India’s GDP growth slowed to 5.7 per cent in the April-June quarter of 2017-18, against 7.9 per cent in the same quarter of 2016-17 and 6.1 per cent in the previous quarter, showed data released by the Central Statistics Office on August 31.
The gross domestic product (GDP) growth number for April-June quarter of FY18 comes in as a disappointment, with a low of 5.7% being recorded against expectations of growth in the region of 6.5%. There were few expectations of growth in this quarter matching that for FY17 which was 7.1%. Curiously, some of the key reforms that have been implemented by the government in the last 9 months or so have left their shadows on this performance. First, the effect of demonetization continues to linger especially on industry and consumption. Corporate results for Q1 were not satisfactory and if one includes the unorganized sector comprising SMEs, the picture darkens further. Second, the introduction of RERA, though a very good move, has impacted the real estate sector to an extent as it has come in the way of new projects, which is reflected in the growth in construction number of 2%. Third, the GST which is necessary for fostering efficiency in the economy has led to considerable destocking in manufacturing in June which in turn has brought down the growth rate to a low of 1.2%. On the positive side it can be said that these disruptions may be considered as being temporary which will be corrected along the way. Will the performance be better in the coming months? Probably yes as some of these negative forces should get reversed. First, production should increase in all the industries which went in for destocking as they have to regain their old inventory levels to meet future demand.
Second, consumption spending should increase with the festival cum harvest season on the anvil. However, rural spending would need to be monitored as the latest data on area sown for rice, coarse grains, oilseeds and pulses is lower than last year which could lead to moderation in growth in production. Third, investment in infra should pick up, albeit gradually as the monsoon recedes and roads and urban development projects pick up. Fourth, the government should also play its role in terms of spending on capital projects though there will be a slowdown as there has been some frontloading of expenditure in the first 4 months of the year. The limit of around Rs 3.3 lkh crore budgeted for the year cannot be exceeded unless it is willing to cross the fiscal deficit target. Therefore, growth may be expected to pick up and cross the 7% mark in the coming months. However it looks very unlikely that growth would come close to the FY16 number of 8% and it would take some effort to cross or even reach the FY17 growth rate of 7.1%. An issue which still remains a concern in the economy for which there are no easy solutions presently is capital formation. The gross fixed capital formation rate has moved down to 27.5% from 29.2% which means that companies are not investing. Here, not only consumption needs to revive to push up capacity utilization rates to ensure that fresh investment takes place but we also need to resolve the NPA issue with banks as presently they do not have the wherewithal to support such investment. FY18 is a critical year for the economy as it involves reconciliation with some major reform measures taken which will be vindicated by the final numbers. also there needs to be acceleration so that more jobs are created, which is essential in the current context where employment is a challenge.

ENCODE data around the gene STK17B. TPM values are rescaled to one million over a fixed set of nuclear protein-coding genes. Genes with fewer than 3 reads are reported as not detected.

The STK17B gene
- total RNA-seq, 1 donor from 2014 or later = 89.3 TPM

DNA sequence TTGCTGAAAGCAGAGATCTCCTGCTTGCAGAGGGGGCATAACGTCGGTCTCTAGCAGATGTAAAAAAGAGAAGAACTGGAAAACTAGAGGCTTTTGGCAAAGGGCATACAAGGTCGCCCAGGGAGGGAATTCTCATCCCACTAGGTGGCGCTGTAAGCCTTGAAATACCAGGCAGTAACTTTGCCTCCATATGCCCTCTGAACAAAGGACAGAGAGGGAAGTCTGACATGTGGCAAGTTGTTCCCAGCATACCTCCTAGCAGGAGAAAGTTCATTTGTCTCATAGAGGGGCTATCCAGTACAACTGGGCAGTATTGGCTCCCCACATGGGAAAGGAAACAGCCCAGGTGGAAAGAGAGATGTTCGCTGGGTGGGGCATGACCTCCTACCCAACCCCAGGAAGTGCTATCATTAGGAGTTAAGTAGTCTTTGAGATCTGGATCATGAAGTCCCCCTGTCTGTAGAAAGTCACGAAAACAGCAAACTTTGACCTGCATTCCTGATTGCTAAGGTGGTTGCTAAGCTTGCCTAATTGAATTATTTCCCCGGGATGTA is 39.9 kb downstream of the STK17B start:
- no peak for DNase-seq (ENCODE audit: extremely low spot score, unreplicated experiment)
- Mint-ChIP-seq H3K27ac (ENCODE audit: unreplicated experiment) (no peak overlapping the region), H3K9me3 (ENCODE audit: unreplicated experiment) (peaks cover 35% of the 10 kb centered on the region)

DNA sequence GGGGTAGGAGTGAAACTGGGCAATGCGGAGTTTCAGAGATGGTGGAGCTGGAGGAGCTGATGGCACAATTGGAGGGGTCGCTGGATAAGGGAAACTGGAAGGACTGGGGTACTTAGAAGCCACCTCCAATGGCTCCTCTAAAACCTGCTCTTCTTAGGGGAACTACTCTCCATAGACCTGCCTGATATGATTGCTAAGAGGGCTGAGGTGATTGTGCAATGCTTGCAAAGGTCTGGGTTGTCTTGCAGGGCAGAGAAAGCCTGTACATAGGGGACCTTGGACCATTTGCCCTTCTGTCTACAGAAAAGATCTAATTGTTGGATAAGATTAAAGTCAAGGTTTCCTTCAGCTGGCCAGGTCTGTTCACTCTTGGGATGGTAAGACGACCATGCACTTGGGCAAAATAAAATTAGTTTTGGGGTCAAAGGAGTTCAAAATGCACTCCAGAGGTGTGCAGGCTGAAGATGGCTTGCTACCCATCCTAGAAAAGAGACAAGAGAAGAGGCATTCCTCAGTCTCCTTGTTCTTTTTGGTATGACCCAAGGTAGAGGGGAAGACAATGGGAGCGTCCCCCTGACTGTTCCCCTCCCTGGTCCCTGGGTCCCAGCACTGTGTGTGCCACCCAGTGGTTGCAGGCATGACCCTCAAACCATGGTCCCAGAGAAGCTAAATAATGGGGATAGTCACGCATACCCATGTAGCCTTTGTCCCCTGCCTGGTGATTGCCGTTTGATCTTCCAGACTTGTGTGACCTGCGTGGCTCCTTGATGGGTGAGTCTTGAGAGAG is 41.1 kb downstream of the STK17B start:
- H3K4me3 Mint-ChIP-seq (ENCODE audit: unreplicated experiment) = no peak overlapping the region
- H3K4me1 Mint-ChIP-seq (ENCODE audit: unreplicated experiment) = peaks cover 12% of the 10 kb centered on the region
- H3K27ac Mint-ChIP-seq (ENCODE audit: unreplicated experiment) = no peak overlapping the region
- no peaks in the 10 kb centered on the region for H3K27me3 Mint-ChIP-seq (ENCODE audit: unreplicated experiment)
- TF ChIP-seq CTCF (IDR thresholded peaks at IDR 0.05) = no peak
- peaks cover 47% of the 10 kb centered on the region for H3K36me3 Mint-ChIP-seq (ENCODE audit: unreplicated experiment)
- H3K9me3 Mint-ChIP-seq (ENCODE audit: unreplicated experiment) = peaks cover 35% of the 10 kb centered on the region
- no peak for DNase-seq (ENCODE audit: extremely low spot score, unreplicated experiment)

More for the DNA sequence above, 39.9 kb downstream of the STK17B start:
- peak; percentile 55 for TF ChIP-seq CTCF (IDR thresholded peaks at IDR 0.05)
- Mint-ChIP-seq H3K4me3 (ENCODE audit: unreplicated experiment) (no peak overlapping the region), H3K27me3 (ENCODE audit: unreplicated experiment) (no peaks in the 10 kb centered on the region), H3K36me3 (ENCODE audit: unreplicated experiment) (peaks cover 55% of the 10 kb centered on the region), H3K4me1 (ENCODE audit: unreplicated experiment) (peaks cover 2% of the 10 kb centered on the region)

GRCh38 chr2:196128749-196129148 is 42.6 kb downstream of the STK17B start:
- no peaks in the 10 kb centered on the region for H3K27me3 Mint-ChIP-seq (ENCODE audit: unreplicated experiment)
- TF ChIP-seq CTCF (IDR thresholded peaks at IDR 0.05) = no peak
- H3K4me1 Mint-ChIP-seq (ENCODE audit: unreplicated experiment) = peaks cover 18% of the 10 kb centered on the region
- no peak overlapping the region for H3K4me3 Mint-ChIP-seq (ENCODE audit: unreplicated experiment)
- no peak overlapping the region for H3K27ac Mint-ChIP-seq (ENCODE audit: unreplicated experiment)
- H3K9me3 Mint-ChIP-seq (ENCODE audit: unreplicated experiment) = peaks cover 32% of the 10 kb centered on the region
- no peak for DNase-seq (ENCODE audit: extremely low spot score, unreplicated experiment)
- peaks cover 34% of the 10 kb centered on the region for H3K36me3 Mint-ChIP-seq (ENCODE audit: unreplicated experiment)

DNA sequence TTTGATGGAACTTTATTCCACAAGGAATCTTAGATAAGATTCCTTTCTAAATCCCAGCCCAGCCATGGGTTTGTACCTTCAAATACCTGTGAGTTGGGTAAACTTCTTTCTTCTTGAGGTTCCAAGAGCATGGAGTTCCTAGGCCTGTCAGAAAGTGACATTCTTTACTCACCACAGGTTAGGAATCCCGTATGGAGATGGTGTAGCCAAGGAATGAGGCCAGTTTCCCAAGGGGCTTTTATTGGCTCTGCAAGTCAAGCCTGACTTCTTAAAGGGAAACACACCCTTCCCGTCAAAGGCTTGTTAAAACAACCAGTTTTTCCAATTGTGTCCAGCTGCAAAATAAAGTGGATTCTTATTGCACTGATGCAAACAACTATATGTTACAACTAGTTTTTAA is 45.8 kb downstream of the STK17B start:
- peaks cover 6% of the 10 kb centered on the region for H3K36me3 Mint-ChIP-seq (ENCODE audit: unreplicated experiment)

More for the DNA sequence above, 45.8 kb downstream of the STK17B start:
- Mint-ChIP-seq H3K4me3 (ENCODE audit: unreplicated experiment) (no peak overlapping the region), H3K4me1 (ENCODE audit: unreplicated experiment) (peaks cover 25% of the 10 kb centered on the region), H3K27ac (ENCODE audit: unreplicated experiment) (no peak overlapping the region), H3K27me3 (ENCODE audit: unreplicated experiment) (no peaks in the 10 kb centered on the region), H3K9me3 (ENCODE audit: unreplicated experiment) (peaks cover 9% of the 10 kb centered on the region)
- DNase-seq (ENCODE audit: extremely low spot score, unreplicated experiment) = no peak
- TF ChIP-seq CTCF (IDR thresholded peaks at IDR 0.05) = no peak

The author is chief Economist, CARE Ratings